Molotov attack targets Turkish-run mosque in Germany

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ISTANBUL
Published 28.04.2017 19:17
Updated 28.04.2017 19:19
Police officers examining the damage to the mosque. (AA Photo)
Police officers examining the damage to the mosque. (AA Photo)

Five suspects hurled Molotov cocktails at a mosque in Germany's Weil am Rhein late Thursday in the latest attack to target a Turkish Islamic place of worship in the European country. Authorities said four Molotov cocktails hit the Eyüp Sultan Mosque, sparking a small fire. Rainfall and the failure of some bottles to penetrate through the window prevented a large blaze while police launched an investigation to find the culprits.

Officials from the local branch of the Turkish Islamic Union for Religious Affairs (DİTİB), which runs the mosque, suspect it is the work of supporters of the PKK terrorist group, which conducts a campaign of violence in Turkey. Molotov cocktails are widely used in less violent attacks by the terrorist group that have killed hundreds of people in Turkey over the past two years in car bombings and suicide bombings.

Speaking to Anadolu Agency (AA), Necati Coşkun, who heads the association running the mosque, said the exterior of the mosque was damaged in the attack recorded by security cameras. He said they found out about the attack when the congregation arriving for Friday morning prayers noticed the damage. Coşkun complained that the Turkish community, especially the DİTİB, was the victim of a defamation campaign by the German media prior to the April 16 referendum in Turkey and they were "portrayed as criminals." In a bid to deter people voting "yes" in the referendum, the German media has collectively started what Ankara described as a smear campaign targeting Turks living in Germany. The DİTİB was accused of espionage for Ankara in Germany. "We have been living in peace for years here and did not harm anyone. Our mosque is never involved in politics and is neutral," Coşkun said. In another interview with Turkey's İhlas News Agency, he said the security camera footage showed one of the suspects recording the attack. "We have seen such PKK attacks in the past in Germany," he said. Coşkun did not rule out the possibility of a racist attack, pointing to the defamation campaign against Muslims in Germany.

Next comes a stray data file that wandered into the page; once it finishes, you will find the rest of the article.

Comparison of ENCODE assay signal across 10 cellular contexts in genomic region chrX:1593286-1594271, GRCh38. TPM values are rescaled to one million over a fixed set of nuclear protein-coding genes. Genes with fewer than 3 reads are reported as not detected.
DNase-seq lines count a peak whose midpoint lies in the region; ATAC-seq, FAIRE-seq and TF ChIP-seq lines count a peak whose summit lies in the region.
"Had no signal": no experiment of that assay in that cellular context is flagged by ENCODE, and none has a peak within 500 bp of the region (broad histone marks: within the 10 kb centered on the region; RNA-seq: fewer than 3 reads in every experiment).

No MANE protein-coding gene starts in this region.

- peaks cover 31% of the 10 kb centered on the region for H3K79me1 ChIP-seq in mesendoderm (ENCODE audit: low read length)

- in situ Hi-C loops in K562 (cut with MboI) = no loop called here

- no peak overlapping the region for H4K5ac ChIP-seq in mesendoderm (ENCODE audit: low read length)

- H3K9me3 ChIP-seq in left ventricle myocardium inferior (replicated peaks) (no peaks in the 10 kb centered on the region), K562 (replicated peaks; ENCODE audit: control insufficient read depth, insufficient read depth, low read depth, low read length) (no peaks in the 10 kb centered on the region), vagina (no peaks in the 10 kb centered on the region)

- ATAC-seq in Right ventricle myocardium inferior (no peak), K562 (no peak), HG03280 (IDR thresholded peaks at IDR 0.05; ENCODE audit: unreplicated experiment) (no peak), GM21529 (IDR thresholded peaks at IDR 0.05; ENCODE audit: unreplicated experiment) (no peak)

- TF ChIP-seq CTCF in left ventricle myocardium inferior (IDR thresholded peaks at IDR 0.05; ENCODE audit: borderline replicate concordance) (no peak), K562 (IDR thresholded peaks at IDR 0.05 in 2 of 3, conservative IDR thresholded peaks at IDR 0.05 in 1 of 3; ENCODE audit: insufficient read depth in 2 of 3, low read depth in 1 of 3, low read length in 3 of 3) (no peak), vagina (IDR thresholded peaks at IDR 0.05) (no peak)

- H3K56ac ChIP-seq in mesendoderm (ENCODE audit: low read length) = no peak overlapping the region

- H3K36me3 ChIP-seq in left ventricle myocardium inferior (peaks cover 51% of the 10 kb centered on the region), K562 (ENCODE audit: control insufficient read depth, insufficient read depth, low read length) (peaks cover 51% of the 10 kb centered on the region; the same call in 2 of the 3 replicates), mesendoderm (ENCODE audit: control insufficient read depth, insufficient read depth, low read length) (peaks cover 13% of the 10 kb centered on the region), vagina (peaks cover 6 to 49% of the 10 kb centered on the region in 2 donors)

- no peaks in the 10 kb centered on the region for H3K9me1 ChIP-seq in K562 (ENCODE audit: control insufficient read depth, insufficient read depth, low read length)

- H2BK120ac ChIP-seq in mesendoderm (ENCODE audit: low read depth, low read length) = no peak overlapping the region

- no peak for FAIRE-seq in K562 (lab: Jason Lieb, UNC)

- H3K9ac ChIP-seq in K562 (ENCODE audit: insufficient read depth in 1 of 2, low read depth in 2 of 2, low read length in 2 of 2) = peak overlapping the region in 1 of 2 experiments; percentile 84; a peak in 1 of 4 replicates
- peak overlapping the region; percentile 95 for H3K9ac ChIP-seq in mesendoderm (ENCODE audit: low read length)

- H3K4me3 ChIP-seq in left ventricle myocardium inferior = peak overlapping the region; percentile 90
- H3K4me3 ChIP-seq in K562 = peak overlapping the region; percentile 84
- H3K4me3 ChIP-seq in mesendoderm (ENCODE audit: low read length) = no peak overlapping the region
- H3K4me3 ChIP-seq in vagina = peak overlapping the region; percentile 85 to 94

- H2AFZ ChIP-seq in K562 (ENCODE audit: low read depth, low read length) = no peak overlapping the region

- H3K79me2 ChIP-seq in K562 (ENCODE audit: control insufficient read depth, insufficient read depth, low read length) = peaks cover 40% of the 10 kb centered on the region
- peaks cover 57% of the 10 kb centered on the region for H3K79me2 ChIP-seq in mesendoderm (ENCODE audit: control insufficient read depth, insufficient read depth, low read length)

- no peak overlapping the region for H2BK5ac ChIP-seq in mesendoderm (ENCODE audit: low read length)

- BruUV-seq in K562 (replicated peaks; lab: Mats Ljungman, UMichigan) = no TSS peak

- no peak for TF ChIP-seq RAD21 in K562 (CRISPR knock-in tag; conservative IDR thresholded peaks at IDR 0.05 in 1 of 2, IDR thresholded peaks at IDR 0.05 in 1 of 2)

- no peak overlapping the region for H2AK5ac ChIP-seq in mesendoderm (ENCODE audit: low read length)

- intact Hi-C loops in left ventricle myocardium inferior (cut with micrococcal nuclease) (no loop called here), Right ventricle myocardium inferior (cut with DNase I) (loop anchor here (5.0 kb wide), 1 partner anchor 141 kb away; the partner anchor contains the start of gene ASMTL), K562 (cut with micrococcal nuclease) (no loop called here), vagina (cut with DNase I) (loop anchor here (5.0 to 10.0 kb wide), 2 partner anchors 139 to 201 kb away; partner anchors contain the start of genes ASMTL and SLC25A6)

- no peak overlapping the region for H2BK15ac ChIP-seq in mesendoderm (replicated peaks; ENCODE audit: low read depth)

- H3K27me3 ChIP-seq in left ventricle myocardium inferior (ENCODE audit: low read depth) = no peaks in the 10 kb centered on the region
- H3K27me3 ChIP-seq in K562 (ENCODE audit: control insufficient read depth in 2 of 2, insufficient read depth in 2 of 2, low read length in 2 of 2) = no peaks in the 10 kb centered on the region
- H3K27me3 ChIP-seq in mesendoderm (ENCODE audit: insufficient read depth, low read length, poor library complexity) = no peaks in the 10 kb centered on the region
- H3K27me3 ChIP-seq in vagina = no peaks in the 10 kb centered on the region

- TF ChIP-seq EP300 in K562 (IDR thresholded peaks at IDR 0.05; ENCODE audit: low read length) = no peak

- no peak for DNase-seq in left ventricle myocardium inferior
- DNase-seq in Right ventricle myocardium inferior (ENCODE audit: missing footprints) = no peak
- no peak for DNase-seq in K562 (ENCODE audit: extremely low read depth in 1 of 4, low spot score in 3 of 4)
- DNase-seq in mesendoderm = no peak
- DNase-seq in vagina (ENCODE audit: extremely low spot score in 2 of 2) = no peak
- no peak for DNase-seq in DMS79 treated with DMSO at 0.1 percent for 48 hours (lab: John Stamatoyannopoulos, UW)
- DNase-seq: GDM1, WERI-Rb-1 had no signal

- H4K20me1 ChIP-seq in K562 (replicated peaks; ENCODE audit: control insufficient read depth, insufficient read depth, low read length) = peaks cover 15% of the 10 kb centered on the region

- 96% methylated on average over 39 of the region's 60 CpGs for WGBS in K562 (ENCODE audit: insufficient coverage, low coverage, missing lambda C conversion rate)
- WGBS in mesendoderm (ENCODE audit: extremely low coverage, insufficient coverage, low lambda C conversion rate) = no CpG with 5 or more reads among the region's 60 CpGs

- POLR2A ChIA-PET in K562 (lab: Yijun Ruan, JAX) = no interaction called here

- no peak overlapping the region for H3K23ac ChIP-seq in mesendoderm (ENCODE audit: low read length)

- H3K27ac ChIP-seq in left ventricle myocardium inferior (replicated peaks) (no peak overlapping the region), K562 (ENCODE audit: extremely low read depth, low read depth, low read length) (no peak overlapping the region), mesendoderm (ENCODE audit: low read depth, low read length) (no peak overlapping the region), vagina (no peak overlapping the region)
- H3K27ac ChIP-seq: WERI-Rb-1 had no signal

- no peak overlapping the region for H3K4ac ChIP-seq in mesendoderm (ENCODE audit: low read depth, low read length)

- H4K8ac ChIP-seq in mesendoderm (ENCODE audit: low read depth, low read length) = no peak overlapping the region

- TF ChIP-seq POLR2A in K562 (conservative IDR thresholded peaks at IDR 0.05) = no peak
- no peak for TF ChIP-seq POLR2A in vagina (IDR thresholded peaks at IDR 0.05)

Mustafa Yeneroğlu, a German-born Turkish lawmaker who also serves as the head of the Human Rights Committee of the Turkish Parliament, said in a written statement that Germany should take tighter measures against attacks targeting places of worship and it was "necessary to seriously fight against Islamophobia." Yeneroğlu noted that it was the "sixth attack targeting mosques in 2017 in Germany."

Mosques in Germany, where anti-Muslim sentiment that has accompanied the influx of Muslim refugees is rising, are occasionally subject to attacks, which range from Molotov cocktails to the tossing of pig's heads.

Turks, who comprise one of the largest minorities in the country with more than 3 million people, have been frequent targets of racist attacks in the formerly Nazi-ruled Germany, especially in the 1990s. The trend of attacks targeting mosques has re-emerged in recent years with the rise of the far-right in the country.

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